In the words of Louis CK:

"Please bear in mind that I am not a company or a corporation. I'm just some guy. I paid for the production and posting of this video with my own money. I would like to be able to post more material to the fans in this way, which makes it cheaper for the buyer and more pleasant for me. So, please help me keep this being a good idea. I can't stop you from torrenting; all I can do is politely ask you to pay your five little dollars, enjoy the video, and let other people find it in the same way."


On December 21, Louis CK posted another statement along with a screen shot of his PayPal balance:  One million dollars.  He will donate as much to charity as he keeps for himself.

His twitter following has grown to over 890,000.

From his statement:

"hi. So it's been about 12 days since the thing started and yesterday we hit the crazy number. One million dollars. That's a lot of money. Really too much money. I've never had a million dollars all of a sudden. and since we're all sharing this experience and since it's really your money, I wanted to let you know what I'm doing with it. People are paying attention to what's going on with this thing. So I guess I want to set an example of what you can do if you all of a sudden have a million dollars that people just gave to you directly because you told jokes."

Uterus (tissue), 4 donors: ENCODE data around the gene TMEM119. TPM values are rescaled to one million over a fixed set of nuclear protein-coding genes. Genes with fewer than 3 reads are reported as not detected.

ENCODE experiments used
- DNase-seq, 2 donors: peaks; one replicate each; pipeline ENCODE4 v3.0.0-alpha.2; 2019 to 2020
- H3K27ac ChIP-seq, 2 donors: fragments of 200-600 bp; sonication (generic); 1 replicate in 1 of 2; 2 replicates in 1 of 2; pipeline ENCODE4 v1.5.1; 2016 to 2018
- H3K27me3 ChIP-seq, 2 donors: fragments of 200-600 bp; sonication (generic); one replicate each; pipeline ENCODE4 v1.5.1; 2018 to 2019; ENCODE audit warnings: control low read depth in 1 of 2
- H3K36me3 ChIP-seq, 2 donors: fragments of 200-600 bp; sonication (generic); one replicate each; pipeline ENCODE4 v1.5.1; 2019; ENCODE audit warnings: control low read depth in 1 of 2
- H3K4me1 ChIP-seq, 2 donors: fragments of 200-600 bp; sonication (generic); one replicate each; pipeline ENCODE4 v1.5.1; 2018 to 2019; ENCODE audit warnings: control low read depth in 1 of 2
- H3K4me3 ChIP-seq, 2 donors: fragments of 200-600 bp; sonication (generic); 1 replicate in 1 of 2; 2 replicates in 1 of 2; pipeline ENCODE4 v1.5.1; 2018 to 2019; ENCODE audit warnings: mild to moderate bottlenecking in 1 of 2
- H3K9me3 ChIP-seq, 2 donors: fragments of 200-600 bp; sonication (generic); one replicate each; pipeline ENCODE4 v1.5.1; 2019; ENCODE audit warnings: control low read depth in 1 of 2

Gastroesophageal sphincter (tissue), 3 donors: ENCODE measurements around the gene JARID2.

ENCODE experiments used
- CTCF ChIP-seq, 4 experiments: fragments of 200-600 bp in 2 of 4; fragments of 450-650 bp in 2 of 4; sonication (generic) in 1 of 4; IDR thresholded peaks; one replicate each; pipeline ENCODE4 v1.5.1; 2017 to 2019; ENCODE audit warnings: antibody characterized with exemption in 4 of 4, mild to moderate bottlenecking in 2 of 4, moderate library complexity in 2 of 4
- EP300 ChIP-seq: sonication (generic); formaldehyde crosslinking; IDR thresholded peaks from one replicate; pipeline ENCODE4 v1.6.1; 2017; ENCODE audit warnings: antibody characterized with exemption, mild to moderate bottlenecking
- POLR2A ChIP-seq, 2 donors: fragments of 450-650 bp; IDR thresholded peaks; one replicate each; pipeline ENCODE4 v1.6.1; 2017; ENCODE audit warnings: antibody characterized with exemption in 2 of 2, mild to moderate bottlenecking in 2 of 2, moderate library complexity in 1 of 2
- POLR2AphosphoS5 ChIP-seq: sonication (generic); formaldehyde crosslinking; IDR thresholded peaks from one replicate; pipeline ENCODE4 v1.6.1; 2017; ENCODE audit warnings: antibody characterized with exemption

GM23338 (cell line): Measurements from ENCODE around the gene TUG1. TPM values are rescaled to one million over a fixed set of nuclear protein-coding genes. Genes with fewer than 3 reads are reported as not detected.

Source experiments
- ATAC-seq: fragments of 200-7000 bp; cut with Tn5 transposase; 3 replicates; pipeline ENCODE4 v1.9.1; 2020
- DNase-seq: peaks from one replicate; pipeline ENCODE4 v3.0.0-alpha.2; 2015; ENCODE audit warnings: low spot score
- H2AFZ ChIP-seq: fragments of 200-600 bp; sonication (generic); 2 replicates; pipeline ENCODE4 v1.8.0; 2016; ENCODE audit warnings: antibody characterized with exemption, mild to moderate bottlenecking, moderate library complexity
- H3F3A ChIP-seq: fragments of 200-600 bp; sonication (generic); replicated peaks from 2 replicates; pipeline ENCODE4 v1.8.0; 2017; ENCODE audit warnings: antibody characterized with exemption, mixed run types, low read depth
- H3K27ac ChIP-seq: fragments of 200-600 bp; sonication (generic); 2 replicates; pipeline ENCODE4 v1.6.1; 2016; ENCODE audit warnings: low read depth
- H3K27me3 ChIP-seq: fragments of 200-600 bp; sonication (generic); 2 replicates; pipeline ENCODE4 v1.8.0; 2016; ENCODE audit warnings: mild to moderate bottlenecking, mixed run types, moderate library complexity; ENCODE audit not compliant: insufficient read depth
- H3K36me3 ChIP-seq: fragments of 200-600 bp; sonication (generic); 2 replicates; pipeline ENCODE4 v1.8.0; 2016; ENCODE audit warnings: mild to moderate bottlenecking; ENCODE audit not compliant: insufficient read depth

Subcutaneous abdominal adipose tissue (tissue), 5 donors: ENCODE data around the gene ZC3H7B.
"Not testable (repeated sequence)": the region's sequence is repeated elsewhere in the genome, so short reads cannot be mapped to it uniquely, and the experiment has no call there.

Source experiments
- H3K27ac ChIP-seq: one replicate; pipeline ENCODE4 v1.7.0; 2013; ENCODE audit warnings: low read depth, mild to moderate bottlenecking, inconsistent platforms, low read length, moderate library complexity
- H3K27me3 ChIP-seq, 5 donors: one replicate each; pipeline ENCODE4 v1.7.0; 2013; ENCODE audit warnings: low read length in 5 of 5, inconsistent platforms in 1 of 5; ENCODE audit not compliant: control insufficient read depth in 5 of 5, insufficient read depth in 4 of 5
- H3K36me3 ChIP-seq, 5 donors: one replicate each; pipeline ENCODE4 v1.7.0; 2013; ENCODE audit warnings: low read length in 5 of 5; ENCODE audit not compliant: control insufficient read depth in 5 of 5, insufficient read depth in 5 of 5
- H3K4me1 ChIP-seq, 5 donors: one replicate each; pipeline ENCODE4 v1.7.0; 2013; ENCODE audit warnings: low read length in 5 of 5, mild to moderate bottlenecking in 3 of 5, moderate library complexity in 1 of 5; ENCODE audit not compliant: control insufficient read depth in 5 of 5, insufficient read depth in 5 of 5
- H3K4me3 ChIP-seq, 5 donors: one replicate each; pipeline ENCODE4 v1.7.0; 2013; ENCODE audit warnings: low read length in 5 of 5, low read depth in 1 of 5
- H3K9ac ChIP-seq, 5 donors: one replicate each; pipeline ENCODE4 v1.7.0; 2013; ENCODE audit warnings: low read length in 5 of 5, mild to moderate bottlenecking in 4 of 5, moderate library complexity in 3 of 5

UPDATE 3/3/2012:

Advertising Age reviews the Louis CK experiment and suggests creators engage audiences on their platforms of choice, such as Reddit or Twitter:

"The strategy has already yielded one copycat that's had the unintended effect of showing how deft C.K.'s touch was. This month, comedian Jim Gaffigan announced his own $5-a-pop comedy special, with a dollar from each sale going to a charity for wounded veterans. You've gotta love the thought, but announcing it on 'a personal media-management platform' called Whosay? That's not cool."

Monday, December 5, 2011

An Observation on Monetizing through Social Media

In another group that I read and occasionally post to, the question came up about charging for a service or content vs. using ad revenue.